On this date in 1933, one week after taking the office as President of the United States, President Franklin D. Roosevelt gave the first of what would be thirty ‘fireside chats’ over the radio. His first ‘fireside chat’ dealt with the banking crisis.
One of Roosevelt’s greatest talents was that of a communicator. The depression was of course going on at the time and FDR used the radio to inform and to calm the nation. No television at that time- radio was the television of the day, the best way to communicate directly to the people. The ‘fireside chats’ were given in a conversational tone, people around the country would gather around their radios and listen. The ‘fireside chats’ were effective. Many people came to view FDR as their friend in the White House. The times of his ‘fireside chats’ varied- the shortest being 11 minutes and the longest being forty-five minutes. This first chat was 13 minutes and 42 seconds in length. FDR didn’t run these chats into the ground- the highest number of ‘fireside chats’ in a year was four, in 1933, 1942 and 1943. His final ‘fireside chat’ was on June 12, 1944.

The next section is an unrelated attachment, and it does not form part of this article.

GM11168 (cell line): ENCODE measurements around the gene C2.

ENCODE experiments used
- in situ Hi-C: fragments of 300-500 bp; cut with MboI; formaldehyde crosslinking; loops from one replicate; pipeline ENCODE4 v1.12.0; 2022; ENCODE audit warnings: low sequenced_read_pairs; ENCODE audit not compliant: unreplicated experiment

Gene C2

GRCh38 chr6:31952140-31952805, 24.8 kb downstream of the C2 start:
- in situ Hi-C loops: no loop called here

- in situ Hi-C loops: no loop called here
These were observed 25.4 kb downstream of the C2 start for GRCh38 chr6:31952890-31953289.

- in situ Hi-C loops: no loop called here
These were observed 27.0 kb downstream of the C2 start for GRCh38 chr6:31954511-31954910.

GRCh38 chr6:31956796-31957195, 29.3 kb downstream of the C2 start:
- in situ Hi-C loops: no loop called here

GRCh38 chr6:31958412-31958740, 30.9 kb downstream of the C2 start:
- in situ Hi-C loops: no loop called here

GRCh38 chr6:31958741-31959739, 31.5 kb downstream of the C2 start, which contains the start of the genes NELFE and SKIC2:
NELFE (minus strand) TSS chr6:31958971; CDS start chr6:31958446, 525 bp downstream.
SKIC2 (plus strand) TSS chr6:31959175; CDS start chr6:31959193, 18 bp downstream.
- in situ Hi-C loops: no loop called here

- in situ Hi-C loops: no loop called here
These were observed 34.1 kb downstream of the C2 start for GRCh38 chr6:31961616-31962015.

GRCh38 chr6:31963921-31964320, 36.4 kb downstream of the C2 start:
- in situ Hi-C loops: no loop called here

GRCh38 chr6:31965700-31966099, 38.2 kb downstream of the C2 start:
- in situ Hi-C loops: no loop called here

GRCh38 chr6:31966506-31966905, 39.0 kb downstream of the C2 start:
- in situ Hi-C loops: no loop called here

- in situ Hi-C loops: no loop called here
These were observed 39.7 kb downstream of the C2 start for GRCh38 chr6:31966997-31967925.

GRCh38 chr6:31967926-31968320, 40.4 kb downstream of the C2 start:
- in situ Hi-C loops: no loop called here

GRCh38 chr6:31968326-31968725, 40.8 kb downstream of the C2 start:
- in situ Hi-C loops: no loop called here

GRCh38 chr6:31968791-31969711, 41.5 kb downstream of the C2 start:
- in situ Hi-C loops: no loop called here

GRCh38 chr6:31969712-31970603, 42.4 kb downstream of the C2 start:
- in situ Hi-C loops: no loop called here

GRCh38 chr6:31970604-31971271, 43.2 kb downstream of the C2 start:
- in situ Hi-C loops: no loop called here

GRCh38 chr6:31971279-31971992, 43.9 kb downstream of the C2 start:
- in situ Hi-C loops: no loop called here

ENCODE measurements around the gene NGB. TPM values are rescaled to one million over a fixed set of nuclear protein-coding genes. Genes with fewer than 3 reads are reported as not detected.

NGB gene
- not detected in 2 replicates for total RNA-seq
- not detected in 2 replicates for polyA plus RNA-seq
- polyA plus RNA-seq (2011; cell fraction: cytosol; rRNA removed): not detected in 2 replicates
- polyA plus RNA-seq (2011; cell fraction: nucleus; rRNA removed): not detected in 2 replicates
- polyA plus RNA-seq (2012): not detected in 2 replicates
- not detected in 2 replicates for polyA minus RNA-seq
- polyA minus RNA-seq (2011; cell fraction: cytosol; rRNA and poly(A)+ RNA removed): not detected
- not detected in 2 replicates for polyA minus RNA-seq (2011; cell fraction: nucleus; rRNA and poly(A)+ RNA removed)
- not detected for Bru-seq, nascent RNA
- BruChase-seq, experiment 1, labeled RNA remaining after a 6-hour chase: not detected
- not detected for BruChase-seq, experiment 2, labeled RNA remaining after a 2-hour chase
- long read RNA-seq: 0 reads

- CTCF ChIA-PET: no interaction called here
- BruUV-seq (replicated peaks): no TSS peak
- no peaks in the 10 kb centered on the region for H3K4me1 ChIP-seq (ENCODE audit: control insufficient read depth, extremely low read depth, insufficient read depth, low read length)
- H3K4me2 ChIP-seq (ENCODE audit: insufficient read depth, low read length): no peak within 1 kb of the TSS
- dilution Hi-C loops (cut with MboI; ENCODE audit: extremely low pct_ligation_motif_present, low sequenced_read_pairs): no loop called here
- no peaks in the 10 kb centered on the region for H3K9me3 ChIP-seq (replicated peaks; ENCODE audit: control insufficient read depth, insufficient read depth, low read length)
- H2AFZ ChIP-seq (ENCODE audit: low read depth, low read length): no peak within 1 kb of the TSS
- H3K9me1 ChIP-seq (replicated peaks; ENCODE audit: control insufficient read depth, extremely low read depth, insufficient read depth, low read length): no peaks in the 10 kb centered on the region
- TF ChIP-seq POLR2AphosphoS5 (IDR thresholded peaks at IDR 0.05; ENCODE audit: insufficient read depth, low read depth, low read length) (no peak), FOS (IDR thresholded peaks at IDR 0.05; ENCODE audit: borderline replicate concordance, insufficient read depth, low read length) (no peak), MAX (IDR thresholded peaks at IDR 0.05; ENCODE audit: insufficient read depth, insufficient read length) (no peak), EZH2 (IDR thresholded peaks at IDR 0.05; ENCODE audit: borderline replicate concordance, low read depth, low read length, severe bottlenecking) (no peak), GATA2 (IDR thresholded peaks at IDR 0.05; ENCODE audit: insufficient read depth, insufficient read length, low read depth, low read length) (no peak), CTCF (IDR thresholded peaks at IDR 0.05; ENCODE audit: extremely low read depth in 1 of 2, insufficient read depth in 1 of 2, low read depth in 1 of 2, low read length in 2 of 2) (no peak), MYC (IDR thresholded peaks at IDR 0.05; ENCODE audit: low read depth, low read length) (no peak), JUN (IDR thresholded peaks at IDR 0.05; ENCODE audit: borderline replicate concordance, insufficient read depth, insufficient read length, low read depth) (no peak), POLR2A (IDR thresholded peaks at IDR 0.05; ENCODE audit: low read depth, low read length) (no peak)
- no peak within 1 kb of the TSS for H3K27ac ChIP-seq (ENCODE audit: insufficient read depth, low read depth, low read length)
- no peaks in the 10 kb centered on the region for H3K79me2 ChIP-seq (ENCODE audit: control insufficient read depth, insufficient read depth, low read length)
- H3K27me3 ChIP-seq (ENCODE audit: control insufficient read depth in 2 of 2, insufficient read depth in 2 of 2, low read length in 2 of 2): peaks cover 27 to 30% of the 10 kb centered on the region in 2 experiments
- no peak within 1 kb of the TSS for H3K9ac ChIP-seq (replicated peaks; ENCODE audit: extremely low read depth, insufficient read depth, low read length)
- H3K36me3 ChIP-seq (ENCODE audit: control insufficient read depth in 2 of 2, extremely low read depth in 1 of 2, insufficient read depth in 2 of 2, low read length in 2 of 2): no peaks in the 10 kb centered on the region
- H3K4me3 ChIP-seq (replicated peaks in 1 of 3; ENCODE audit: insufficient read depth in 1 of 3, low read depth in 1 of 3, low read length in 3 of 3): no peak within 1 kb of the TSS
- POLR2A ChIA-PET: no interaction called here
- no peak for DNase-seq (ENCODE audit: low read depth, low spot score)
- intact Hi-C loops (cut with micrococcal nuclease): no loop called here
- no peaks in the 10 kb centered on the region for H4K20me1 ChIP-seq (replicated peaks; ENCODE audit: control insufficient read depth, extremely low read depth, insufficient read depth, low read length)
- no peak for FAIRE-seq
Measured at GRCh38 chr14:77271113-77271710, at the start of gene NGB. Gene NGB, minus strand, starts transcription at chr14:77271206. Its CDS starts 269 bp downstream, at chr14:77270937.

The idea of the ‘fireside chat’ was resurrected by President Jimmy Carter in his presidency- on television- these didn’t go over as well as FDR’s did. Carter wasn’t FDR.